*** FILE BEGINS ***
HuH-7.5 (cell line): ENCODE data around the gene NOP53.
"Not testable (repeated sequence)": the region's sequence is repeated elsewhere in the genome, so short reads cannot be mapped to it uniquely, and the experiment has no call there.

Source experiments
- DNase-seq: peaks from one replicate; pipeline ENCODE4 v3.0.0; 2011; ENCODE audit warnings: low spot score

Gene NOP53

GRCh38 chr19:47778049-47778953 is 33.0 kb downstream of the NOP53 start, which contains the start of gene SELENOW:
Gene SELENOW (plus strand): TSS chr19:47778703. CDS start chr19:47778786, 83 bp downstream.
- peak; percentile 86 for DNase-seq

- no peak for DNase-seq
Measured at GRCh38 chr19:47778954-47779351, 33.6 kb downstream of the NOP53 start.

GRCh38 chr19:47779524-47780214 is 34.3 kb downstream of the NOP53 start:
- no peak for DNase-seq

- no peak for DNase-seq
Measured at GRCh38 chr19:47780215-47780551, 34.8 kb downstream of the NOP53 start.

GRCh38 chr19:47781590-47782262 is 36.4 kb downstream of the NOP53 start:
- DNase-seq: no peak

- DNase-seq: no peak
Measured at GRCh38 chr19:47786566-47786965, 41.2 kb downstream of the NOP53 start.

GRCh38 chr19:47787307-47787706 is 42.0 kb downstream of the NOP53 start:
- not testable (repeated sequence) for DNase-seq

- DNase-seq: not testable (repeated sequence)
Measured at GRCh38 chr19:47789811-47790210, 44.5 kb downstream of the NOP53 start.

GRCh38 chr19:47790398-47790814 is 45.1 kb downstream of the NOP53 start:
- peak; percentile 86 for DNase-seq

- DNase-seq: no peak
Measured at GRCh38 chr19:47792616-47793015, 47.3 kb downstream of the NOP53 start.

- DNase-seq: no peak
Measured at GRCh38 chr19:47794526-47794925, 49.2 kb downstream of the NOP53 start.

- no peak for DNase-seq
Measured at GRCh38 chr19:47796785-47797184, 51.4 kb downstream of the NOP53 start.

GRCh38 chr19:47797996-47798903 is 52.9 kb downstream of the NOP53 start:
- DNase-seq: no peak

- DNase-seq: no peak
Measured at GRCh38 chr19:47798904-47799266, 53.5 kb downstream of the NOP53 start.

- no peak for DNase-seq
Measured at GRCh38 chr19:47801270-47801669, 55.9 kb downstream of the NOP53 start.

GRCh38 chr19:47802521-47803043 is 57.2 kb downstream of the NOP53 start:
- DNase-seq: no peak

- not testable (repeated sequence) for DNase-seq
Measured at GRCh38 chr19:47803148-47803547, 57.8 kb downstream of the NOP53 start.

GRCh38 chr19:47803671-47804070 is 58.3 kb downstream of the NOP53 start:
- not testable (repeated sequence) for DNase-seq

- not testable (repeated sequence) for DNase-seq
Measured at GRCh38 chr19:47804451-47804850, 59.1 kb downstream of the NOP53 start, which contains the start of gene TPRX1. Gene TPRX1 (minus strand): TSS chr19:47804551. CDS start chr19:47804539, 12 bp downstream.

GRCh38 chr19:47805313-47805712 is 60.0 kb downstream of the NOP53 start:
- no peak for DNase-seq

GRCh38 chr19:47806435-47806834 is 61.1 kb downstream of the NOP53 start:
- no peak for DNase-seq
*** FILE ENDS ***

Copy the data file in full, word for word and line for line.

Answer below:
HuH-7.5 (cell line): ENCODE data around the gene NOP53.
"Not testable (repeated sequence)": the region's sequence is repeated elsewhere in the genome, so short reads cannot be mapped to it uniquely, and the experiment has no call there.

Source experiments
- DNase-seq: peaks from one replicate; pipeline ENCODE4 v3.0.0; 2011; ENCODE audit warnings: low spot score

Gene NOP53

GRCh38 chr19:47778049-47778953 is 33.0 kb downstream of the NOP53 start, which contains the start of gene SELENOW:
Gene SELENOW (plus strand): TSS chr19:47778703. CDS start chr19:47778786, 83 bp downstream.
- peak; percentile 86 for DNase-seq

- no peak for DNase-seq
Measured at GRCh38 chr19:47778954-47779351, 33.6 kb downstream of the NOP53 start.

GRCh38 chr19:47779524-47780214 is 34.3 kb downstream of the NOP53 start:
- no peak for DNase-seq

- no peak for DNase-seq
Measured at GRCh38 chr19:47780215-47780551, 34.8 kb downstream of the NOP53 start.

GRCh38 chr19:47781590-47782262 is 36.4 kb downstream of the NOP53 start:
- DNase-seq: no peak

- DNase-seq: no peak
Measured at GRCh38 chr19:47786566-47786965, 41.2 kb downstream of the NOP53 start.

GRCh38 chr19:47787307-47787706 is 42.0 kb downstream of the NOP53 start:
- not testable (repeated sequence) for DNase-seq

- DNase-seq: not testable (repeated sequence)
Measured at GRCh38 chr19:47789811-47790210, 44.5 kb downstream of the NOP53 start.

GRCh38 chr19:47790398-47790814 is 45.1 kb downstream of the NOP53 start:
- peak; percentile 86 for DNase-seq

- DNase-seq: no peak
Measured at GRCh38 chr19:47792616-47793015, 47.3 kb downstream of the NOP53 start.

- DNase-seq: no peak
Measured at GRCh38 chr19:47794526-47794925, 49.2 kb downstream of the NOP53 start.

- no peak for DNase-seq
Measured at GRCh38 chr19:47796785-47797184, 51.4 kb downstream of the NOP53 start.

GRCh38 chr19:47797996-47798903 is 52.9 kb downstream of the NOP53 start:
- DNase-seq: no peak

- DNase-seq: no peak
Measured at GRCh38 chr19:47798904-47799266, 53.5 kb downstream of the NOP53 start.

- no peak for DNase-seq
Measured at GRCh38 chr19:47801270-47801669, 55.9 kb downstream of the NOP53 start.

GRCh38 chr19:47802521-47803043 is 57.2 kb downstream of the NOP53 start:
- DNase-seq: no peak

- not testable (repeated sequence) for DNase-seq
Measured at GRCh38 chr19:47803148-47803547, 57.8 kb downstream of the NOP53 start.

GRCh38 chr19:47803671-47804070 is 58.3 kb downstream of the NOP53 start:
- not testable (repeated sequence) for DNase-seq

- not testable (repeated sequence) for DNase-seq
Measured at GRCh38 chr19:47804451-47804850, 59.1 kb downstream of the NOP53 start, which contains the start of gene TPRX1. Gene TPRX1 (minus strand): TSS chr19:47804551. CDS start chr19:47804539, 12 bp downstream.

GRCh38 chr19:47805313-47805712 is 60.0 kb downstream of the NOP53 start:
- no peak for DNase-seq

GRCh38 chr19:47806435-47806834 is 61.1 kb downstream of the NOP53 start:
- no peak for DNase-seq